Today, she is being prosecuted by the military court for a media statement based on the controversial Decree Law 54, which officially aims to combat cybercrime but also poses a significant threat to freedom of expression in the cradle of revolutions in the region.
Broad cybercrime decree shields Saied from criticism
Issued last September, Decree Law 54 includes severe penalties of imprisonment for five years and a fine of $16,000 for anyone who publishes news or content containing personal data or false information with the aim of defaming or harming others, or inciting attacks on them.
According to Article 24 of the same Decree, this penalty will be doubled if the victim is a public official. Doubling the punishment based only on the position of the victim is directly at odds with the new Tunisian Constitution, which stipulates in Article 23 the principle of equality and non-discrimination.
The UN Human Rights Committee also stresses that “laws should not provide for more severe penalties solely on the basis of the identity of the person that may have been impugned”.
Written in broad and vague terms, a signature writing style under Saied’s rule, the article has left experts confused, with speculation that the decree was only issued to silence opposition.
Under the controversial decree, a wide range of acts are criminalised, such as “producing, promoting, publishing, sending, or preparing false news, statements, rumours, or documents that are fabricated, forged, or falsely attributed to others with the aim of infringing on the rights of others, harming public security or national defence, or spreading terror among the population”.
The article does not articulate further what makes a statement “false news” or “false rumours,” or what could be interpreted as intended to harm public security or spread terror among the population.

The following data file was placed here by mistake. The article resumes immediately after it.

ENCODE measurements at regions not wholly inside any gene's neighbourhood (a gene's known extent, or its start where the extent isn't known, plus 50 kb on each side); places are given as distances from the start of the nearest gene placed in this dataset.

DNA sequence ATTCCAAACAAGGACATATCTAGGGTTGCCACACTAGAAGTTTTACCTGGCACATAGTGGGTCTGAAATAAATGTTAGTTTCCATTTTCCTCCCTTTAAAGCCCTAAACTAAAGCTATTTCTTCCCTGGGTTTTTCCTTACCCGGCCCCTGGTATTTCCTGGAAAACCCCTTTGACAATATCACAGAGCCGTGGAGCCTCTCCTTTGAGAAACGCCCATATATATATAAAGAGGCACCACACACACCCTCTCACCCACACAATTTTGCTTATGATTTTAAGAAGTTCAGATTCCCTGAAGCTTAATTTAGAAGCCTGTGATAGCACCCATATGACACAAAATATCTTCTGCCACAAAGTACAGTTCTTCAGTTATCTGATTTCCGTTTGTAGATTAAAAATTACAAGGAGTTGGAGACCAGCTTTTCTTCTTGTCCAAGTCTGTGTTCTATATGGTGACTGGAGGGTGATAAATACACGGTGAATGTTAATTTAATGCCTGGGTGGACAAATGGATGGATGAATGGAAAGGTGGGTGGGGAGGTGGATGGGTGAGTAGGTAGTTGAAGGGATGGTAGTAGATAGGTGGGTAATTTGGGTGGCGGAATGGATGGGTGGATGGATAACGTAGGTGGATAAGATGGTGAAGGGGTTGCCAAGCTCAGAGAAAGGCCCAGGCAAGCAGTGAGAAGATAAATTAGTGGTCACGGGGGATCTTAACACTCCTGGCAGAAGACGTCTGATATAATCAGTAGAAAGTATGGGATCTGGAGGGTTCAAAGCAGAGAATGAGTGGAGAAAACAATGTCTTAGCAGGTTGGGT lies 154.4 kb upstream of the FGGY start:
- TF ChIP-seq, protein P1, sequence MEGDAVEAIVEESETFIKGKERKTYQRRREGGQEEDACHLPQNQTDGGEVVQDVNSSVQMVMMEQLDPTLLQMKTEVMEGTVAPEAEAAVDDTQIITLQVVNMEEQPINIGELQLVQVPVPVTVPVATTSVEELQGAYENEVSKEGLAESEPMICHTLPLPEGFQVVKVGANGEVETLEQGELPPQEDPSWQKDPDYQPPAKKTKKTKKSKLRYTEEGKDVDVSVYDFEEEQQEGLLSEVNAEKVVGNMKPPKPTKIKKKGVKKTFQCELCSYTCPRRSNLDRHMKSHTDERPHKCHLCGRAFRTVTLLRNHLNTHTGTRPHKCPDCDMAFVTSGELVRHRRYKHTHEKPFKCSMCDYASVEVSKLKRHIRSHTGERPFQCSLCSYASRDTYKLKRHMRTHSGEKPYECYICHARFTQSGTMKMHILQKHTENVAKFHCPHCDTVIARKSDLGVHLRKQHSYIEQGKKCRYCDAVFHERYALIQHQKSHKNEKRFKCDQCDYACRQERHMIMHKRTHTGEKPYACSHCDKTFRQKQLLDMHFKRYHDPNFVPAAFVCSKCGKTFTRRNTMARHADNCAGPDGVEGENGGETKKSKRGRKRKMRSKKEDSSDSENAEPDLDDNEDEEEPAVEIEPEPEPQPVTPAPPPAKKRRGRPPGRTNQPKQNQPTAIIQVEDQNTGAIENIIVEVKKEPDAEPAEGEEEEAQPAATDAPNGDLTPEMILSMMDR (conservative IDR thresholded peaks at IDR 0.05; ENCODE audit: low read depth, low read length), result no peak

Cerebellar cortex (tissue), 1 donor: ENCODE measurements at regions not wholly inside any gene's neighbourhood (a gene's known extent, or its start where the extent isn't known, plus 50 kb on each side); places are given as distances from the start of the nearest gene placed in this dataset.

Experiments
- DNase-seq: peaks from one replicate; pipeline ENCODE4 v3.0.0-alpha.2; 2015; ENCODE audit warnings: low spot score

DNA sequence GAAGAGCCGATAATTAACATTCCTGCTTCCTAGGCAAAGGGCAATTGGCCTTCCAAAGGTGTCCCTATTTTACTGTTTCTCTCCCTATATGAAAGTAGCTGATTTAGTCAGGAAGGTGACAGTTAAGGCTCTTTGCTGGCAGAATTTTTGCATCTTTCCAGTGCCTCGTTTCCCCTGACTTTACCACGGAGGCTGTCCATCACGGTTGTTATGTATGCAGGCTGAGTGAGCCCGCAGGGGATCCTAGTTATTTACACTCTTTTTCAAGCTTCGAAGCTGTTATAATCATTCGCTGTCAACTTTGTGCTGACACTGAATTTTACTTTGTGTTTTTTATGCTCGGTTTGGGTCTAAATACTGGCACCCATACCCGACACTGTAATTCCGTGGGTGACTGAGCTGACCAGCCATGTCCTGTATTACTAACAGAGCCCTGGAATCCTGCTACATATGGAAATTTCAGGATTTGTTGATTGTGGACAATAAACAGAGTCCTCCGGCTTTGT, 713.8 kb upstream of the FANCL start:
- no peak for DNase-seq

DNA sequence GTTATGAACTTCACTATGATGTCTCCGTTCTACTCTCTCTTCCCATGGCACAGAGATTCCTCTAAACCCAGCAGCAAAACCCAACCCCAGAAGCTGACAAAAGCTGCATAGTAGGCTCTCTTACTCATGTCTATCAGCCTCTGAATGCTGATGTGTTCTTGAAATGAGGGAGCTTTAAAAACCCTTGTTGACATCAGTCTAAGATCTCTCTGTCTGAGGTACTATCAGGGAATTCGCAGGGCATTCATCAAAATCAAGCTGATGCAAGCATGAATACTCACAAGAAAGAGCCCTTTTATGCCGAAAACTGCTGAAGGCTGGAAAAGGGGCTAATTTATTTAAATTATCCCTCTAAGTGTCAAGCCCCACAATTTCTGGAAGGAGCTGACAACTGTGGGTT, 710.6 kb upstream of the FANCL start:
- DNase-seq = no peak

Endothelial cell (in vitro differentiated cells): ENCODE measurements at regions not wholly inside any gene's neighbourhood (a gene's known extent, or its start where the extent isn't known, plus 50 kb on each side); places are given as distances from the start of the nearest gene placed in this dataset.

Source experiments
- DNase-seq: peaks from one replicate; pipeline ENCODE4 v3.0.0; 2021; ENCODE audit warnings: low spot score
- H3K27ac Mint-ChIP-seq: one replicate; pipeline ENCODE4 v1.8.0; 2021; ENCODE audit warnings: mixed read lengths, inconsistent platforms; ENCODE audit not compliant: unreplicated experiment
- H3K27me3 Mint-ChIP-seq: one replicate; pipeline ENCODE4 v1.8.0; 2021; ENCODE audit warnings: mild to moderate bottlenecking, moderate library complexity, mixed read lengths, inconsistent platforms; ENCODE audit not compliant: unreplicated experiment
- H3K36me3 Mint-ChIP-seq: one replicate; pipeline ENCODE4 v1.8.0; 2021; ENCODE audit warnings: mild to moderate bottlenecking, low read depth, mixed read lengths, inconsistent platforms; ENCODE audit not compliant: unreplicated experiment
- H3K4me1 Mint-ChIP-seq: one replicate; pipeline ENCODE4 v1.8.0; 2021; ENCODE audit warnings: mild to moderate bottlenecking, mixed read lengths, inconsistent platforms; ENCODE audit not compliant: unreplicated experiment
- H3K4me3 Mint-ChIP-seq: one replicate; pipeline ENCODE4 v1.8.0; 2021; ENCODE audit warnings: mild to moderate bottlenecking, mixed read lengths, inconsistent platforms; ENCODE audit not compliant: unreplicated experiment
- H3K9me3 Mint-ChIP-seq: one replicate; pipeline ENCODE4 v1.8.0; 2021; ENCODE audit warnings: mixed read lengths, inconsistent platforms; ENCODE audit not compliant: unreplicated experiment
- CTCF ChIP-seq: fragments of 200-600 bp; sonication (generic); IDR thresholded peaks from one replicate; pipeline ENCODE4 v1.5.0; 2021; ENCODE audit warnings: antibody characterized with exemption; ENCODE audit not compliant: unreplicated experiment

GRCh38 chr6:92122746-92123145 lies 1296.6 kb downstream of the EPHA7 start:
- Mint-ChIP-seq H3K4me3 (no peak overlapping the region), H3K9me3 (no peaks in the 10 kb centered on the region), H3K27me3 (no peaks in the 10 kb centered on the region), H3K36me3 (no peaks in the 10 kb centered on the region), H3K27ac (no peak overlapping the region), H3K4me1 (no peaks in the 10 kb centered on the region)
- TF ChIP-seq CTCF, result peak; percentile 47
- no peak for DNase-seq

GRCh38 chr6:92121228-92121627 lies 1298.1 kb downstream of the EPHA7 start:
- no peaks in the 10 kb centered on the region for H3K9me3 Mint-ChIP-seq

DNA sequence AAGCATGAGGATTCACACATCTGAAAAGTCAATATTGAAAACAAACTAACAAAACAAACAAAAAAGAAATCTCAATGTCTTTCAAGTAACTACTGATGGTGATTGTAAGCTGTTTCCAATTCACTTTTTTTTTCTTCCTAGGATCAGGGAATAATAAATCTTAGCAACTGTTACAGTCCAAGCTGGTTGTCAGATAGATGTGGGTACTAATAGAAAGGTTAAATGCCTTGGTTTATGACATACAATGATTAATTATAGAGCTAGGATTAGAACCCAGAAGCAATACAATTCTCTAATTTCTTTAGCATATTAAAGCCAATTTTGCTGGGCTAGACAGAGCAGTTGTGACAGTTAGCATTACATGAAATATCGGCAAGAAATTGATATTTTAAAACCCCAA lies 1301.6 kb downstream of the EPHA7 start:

But cases of arrests under the decree so far prove that publishing an op-ed criticising a minister, sharing information on ongoing protests or calling for a new revolution in a Facebook post are all considered ‘legitimate’ reasons to be prosecuted under the new law.
After Chaima’s arrest, Amnesty International reiterated its call for the Tunisian authorities to rescind the controversial decree.
"Chaima Issa is not the only political prisoner under Saied's rule, though she is the first woman to be jailed for her political activism"
Saied is no feminist
Chaima Issa is not the only political prisoner under Saied’s rule, though she is the first woman to be jailed for her political activism during the mandate of post-revolution President Kais Saied.
It may seem like a move out of character for Saied, who has tried to position himself as a supporter of women’s rights after appointing the first female minister in North Africa to lead a 24-minister-government with a record number of ten women ministers.
However, after changing the parity law in the latest electoral decree, Saied has officially left his "pinkwashing era", explained Jaza, Chaima’s son, in an interview with The New Arab.
Passed last September, the new electoral law no longer ensures parity in the electoral lists and a decree that once ensured women participated in elections was rescinded. The elimination of parity and women’s quota was widely considered a blow to Tunisia’s most cherished legacy of pioneering women’s rights in the region.
Since his election in 2019, Saied has changed his political skin several times, switching between the pro-socialist discourse of ending corruption and the elite’s power, while quoting Islamic verses to justify certain measures.
Today, the Tunisian president’s speeches are more far-right coded, as he focuses on tackling ‘conspiracies’ against his country. The latest one, according to the president, was "financing immigration waves of black Africans to Tunisia by non-specified parties to change the country’s make-up".
As Saied escalates his crackdown on critical voices and intensifies his authoritarian rule, being black, a journalist or simply a critic in Tunisia today might put you on the president's list of "conspirators against the safety of the country".
Basma El Atti is The New Arab's correspondent in Morocco.
Follow her on Twitter: @elattibasma